Divine Grace: The Other Side of Enlightenment
By Graham M. Schweig, Ph.D.
In this article, Graham Schweig, an Indic studies and Sanskrit scholar, unpacks the subtle meanings behind a profoundly mystical teaching that lies within Patanjali’s Yoga Sutras. Professor Schweig’s translations and explorations of this text and the Bhagavad Gita, can illuminate another aspect Yoga’s most profound goal.
The two major classical texts on Yoga, namely the Yoga Sutras and the Bhagavad Gita, indicate that the attainment of enlightenment requires great effort and discipline. The practitioner’s exertion, or effort, or “intense discipline” (tapas), is a theme in the Sutras; and effort, or striving (yatna), as necessary on the part of the practitioner for achievement of higher states of consciousness is a theme in the Gita. Most of the guidance in these two great works centers upon what we, as practitioners, should do, can practice, must avoid or engage in, might perform and so on. No doubt, there is much instruction on what we must do to strive for and achieve enlightenment in Yoga.
However, there is another side to enlightenment. It is a less-known side, a more subtle, or hidden side, a side that often goes unnoticed or that simply gets overlooked despite its dramatic expressions in the sacred texts on Yoga. It is the side of enlightenment that is a gift, the side that is an offering from something much greater than ourselves. It is the side of divine grace.
In the Yoga workshops I offer, I often ask my students these questions when they introduce themselves to the group: “I know all of you have been doing Yoga. But how has Yoga been influencing you? How did Yoga enter your life? How did Yoga make itself known to you?” My query strongly suggests that Yoga is not just something that we do, but Yoga has a special power that does something to us. We have all experienced it in our own ways.
When we practice Yoga, a certain light of knowledge and devotion becomes ignited in us. In a general sense, this is enlightenment. But the other side of enlightenment is the way in which the power of Yoga itself, a power independent of us, allows us to excel in greater levels of consciousness that formerly we could not even imagine. It is that power which, paradoxically, lifts us up into higher realms of achievement most effortlessly. The Gita tells us that this is the gift of the divine, Yogamaya, “the divine power of Yoga.
Enlightenment is not something that suddenly turns on one day, but rather is something that we grow into more and more. In his exposition, Patanjali shows us that enlightenment is developmental, that there are stages leading to samadhi and even in samadhi itself. Although samadhi is considered the perfection of Yoga, it too has many stages within its sabija phases, on the way to nirbija and dharma-megha-samadhi. From the very beginning of our practice, enlightenment begins as the tiniest spark and moves into its blazing fires that contain both its divine gifts and extraordinary achievements.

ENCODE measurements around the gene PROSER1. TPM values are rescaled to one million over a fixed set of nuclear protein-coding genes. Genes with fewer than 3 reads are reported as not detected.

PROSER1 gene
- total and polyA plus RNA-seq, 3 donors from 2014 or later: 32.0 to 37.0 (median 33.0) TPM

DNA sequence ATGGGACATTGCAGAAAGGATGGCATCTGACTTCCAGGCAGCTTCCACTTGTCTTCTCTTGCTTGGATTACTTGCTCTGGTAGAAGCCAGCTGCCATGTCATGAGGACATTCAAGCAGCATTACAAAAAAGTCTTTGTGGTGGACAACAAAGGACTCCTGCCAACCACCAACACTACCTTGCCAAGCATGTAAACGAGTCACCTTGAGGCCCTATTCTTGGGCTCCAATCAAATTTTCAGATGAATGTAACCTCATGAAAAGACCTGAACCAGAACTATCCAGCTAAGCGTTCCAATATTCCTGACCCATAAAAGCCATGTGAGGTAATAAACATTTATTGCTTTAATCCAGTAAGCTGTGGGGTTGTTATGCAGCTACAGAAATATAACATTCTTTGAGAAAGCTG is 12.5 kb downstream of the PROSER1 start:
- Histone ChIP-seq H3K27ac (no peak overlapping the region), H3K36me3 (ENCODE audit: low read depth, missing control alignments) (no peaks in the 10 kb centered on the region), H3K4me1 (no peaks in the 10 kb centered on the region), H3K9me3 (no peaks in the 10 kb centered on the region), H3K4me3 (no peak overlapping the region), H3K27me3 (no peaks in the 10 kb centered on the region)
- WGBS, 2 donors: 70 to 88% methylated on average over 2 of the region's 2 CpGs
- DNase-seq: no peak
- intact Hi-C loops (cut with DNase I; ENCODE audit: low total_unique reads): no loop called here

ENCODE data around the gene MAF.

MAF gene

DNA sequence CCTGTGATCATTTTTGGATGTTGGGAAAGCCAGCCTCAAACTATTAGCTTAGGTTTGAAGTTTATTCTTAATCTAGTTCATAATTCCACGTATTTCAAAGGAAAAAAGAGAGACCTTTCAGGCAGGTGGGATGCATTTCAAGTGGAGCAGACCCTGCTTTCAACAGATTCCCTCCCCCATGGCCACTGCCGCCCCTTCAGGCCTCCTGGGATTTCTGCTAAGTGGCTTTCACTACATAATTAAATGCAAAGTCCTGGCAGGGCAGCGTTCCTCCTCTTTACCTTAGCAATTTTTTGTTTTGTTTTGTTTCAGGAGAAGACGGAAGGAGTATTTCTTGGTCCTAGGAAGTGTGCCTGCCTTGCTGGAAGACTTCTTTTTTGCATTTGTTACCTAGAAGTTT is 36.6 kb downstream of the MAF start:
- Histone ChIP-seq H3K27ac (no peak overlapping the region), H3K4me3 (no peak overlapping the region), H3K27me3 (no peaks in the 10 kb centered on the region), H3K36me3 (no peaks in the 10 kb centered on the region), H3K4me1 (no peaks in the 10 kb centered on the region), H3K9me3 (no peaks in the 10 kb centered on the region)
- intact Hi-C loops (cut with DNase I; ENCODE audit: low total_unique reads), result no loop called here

Patanjali cleverly presents an idea of divine grace in one of his longer sutra texts. If one knows to look for it, one finds in his vision of divine grace a most profound presentation and, perhaps surprisingly, a metaphorical description of it as well. The idea of divine grace or a certain power of Yoga that favors and enhances our practice can be seen in the experience of samapatti, which, amazingly, is presented only once in the Sutras (1.41) in the following:
When the turning has ceased, when
that which is inborn shines forth like that
of a jewel in the one who grasps [the meditator],
in the grasping [the act of meditating] and in that
which is to be grasped [the object of meditation],
one stands so near that one attains a state
in which a magic ointment has been absorbed—
this is samapatti. (YS 1.41)
What is being said in this sutra text? First, the turnings of consciousness that have been conditioned by the mind’s impressions cease. Then, that beloved divinity, Isvara, embedded within the consciousness of Self, shines forth like that of a jewel due to its pure turnings, which are conducted within meditation, just as one turns a fine jewel to catch the light in its perfectly cut multiple facets. The turnings of conditioned consciousness cease while the turnings of pure consciousness occur in meditation. When the meditator, the meditating and the meditated reach perfect harmony with one another, the meditator enters a meditative state in which he or she absorbs a magic or divine “ointment” that comes from the meditated. This ointment is a metaphor for divine grace. Thus, samapatti entails a grace that reciprocates the efforts, strivings and achievements of the meditator in reaching the divine object and in giving one’s self fully to the divine…
Read the rest of this article in the Winter 2013 issue of Integral Yoga Magazine.